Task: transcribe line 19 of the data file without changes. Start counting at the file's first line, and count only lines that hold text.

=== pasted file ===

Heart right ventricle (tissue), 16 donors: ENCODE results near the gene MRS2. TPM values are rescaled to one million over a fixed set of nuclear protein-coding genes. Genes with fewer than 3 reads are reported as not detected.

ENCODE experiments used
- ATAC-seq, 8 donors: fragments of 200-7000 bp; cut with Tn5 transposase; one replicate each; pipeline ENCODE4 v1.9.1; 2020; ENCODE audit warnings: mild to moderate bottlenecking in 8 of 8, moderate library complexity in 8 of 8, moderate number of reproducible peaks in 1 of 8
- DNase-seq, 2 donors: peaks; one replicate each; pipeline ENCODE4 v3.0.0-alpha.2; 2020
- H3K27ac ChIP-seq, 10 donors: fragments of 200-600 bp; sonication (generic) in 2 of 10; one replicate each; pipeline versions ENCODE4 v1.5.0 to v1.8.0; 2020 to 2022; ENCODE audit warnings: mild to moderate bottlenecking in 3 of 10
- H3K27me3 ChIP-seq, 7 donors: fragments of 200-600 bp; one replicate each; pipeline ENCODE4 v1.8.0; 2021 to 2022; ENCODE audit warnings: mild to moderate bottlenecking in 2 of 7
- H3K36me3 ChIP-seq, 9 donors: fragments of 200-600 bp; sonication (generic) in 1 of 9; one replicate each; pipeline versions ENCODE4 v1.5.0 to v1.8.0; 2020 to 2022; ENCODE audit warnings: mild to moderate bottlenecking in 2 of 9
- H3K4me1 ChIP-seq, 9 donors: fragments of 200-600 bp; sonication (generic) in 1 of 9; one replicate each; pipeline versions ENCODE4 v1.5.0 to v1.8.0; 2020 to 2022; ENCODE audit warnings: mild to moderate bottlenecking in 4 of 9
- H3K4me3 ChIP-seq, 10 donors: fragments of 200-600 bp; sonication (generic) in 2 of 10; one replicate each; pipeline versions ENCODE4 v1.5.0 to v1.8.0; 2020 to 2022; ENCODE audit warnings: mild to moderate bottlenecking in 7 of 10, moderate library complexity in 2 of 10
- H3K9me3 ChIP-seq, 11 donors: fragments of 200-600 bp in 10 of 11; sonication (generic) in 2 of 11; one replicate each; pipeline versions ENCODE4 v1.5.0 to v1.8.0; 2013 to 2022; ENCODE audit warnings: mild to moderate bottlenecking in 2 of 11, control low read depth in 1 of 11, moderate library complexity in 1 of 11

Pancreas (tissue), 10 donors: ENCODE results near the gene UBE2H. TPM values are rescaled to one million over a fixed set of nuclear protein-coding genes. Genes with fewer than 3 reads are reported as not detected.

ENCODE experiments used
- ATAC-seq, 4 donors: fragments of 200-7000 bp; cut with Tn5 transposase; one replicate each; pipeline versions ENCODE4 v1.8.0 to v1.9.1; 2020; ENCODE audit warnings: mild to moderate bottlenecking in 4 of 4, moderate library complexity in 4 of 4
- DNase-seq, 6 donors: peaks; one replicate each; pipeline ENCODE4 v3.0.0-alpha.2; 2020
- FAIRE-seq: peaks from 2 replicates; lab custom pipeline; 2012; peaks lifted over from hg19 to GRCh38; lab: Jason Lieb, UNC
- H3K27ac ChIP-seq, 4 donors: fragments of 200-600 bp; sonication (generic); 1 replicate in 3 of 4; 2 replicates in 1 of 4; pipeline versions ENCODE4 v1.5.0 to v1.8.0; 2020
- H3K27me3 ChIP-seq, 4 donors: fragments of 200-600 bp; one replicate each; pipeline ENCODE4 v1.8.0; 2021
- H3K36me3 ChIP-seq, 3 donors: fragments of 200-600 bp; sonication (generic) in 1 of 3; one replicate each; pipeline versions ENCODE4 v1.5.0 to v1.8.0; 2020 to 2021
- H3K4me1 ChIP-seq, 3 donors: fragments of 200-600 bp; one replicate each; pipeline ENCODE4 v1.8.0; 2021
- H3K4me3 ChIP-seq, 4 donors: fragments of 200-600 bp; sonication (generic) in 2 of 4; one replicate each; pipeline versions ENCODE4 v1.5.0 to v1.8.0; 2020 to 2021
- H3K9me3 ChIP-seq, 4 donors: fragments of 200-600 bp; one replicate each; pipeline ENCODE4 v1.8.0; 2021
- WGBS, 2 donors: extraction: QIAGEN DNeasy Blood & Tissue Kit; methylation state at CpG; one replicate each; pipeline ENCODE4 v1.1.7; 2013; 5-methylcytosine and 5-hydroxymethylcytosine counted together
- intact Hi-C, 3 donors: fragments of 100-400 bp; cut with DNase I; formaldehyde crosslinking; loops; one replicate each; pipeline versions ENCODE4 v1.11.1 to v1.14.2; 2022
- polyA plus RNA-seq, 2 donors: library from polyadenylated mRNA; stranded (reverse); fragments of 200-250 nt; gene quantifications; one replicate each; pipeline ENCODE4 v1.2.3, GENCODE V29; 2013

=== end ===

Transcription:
- H3K4me1 ChIP-seq, 3 donors: fragments of 200-600 bp; one replicate each; pipeline ENCODE4 v1.8.0; 2021